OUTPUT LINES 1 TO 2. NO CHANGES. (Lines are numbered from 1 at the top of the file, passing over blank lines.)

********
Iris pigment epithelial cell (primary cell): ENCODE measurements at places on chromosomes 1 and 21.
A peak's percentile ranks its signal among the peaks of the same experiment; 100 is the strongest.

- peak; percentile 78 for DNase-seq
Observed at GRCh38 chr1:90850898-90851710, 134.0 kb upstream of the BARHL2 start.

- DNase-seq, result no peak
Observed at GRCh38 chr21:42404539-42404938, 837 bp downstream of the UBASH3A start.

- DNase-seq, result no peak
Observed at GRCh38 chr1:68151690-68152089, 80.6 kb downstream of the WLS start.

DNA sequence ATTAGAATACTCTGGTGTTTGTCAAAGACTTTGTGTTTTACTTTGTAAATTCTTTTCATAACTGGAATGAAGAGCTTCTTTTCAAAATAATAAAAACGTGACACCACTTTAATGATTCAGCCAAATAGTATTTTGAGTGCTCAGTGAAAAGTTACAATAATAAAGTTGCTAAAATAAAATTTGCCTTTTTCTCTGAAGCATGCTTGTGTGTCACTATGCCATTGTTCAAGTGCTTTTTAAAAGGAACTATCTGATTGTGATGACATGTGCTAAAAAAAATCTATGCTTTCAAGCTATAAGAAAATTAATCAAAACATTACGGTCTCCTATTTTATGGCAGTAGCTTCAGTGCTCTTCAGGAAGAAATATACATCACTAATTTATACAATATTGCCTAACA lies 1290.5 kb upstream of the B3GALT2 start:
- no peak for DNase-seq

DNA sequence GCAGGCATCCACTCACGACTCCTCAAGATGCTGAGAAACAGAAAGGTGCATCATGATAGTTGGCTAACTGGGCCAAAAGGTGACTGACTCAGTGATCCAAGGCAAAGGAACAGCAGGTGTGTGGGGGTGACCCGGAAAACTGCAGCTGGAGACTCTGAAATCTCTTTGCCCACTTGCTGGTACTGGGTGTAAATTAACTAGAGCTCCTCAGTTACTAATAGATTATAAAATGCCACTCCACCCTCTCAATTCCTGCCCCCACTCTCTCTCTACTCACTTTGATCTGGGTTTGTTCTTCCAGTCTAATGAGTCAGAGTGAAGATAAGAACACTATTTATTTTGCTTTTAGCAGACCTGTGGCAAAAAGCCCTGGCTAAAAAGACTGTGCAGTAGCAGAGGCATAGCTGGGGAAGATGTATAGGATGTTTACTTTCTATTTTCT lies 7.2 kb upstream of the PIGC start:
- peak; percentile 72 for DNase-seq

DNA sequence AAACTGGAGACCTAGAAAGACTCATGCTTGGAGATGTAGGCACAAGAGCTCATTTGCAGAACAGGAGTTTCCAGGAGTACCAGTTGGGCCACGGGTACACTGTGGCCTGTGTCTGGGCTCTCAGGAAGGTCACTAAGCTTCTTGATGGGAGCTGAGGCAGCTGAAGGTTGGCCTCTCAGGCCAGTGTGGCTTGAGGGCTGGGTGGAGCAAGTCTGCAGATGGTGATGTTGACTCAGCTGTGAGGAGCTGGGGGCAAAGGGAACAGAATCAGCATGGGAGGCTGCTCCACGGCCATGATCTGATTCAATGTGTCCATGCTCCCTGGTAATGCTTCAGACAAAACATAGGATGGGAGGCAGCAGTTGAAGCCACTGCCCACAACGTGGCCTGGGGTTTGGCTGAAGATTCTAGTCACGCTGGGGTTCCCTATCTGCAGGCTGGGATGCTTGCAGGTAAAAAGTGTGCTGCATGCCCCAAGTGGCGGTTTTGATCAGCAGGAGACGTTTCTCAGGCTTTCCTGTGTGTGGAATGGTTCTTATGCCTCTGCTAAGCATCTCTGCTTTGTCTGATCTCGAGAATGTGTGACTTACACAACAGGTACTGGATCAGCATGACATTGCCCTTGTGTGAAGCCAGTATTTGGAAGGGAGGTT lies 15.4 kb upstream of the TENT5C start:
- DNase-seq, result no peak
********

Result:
Iris pigment epithelial cell (primary cell): ENCODE measurements at places on chromosomes 1 and 21.
A peak's percentile ranks its signal among the peaks of the same experiment; 100 is the strongest.